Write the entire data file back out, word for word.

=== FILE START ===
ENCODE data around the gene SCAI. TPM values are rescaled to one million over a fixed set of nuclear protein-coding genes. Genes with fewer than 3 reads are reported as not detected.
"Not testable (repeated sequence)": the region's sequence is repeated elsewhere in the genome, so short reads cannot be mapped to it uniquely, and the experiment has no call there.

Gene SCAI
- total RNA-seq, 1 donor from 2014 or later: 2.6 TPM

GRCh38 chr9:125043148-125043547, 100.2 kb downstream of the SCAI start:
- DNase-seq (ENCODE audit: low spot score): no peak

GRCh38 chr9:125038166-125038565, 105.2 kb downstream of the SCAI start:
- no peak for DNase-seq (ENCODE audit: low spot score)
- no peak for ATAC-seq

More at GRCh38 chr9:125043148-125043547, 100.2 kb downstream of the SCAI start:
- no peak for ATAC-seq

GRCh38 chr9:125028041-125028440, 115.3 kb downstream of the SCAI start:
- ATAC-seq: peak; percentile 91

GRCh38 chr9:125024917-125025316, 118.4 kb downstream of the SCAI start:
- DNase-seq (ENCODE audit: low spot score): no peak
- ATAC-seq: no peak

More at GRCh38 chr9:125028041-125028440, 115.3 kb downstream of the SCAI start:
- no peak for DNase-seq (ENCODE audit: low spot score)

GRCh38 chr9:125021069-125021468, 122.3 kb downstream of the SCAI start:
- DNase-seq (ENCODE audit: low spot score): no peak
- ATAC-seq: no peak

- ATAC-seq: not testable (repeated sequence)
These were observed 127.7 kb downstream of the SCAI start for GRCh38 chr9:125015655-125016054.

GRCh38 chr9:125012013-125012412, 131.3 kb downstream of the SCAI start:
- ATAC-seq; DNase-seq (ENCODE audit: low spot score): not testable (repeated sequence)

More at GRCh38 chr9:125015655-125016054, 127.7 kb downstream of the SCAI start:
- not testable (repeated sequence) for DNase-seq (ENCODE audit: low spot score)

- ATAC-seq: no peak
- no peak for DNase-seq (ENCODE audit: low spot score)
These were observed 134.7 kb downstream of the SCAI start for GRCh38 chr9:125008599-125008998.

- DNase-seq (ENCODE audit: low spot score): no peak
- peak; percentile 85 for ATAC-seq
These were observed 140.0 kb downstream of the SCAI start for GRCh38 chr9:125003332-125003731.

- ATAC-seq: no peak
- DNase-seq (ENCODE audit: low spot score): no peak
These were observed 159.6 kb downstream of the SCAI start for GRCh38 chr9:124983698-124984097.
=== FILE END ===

ENCODE data around the gene SCAI. TPM values are rescaled to one million over a fixed set of nuclear protein-coding genes. Genes with fewer than 3 reads are reported as not detected.
"Not testable (repeated sequence)": the region's sequence is repeated elsewhere in the genome, so short reads cannot be mapped to it uniquely, and the experiment has no call there.

Gene SCAI
- total RNA-seq, 1 donor from 2014 or later: 2.6 TPM

GRCh38 chr9:125043148-125043547, 100.2 kb downstream of the SCAI start:
- DNase-seq (ENCODE audit: low spot score): no peak

GRCh38 chr9:125038166-125038565, 105.2 kb downstream of the SCAI start:
- no peak for DNase-seq (ENCODE audit: low spot score)
- no peak for ATAC-seq

More at GRCh38 chr9:125043148-125043547, 100.2 kb downstream of the SCAI start:
- no peak for ATAC-seq

GRCh38 chr9:125028041-125028440, 115.3 kb downstream of the SCAI start:
- ATAC-seq: peak; percentile 91

GRCh38 chr9:125024917-125025316, 118.4 kb downstream of the SCAI start:
- DNase-seq (ENCODE audit: low spot score): no peak
- ATAC-seq: no peak

More at GRCh38 chr9:125028041-125028440, 115.3 kb downstream of the SCAI start:
- no peak for DNase-seq (ENCODE audit: low spot score)

GRCh38 chr9:125021069-125021468, 122.3 kb downstream of the SCAI start:
- DNase-seq (ENCODE audit: low spot score): no peak
- ATAC-seq: no peak

- ATAC-seq: not testable (repeated sequence)
These were observed 127.7 kb downstream of the SCAI start for GRCh38 chr9:125015655-125016054.

GRCh38 chr9:125012013-125012412, 131.3 kb downstream of the SCAI start:
- ATAC-seq; DNase-seq (ENCODE audit: low spot score): not testable (repeated sequence)

More at GRCh38 chr9:125015655-125016054, 127.7 kb downstream of the SCAI start:
- not testable (repeated sequence) for DNase-seq (ENCODE audit: low spot score)

- ATAC-seq: no peak
- no peak for DNase-seq (ENCODE audit: low spot score)
These were observed 134.7 kb downstream of the SCAI start for GRCh38 chr9:125008599-125008998.

- DNase-seq (ENCODE audit: low spot score): no peak
- peak; percentile 85 for ATAC-seq
These were observed 140.0 kb downstream of the SCAI start for GRCh38 chr9:125003332-125003731.

- ATAC-seq: no peak
- DNase-seq (ENCODE audit: low spot score): no peak
These were observed 159.6 kb downstream of the SCAI start for GRCh38 chr9:124983698-124984097.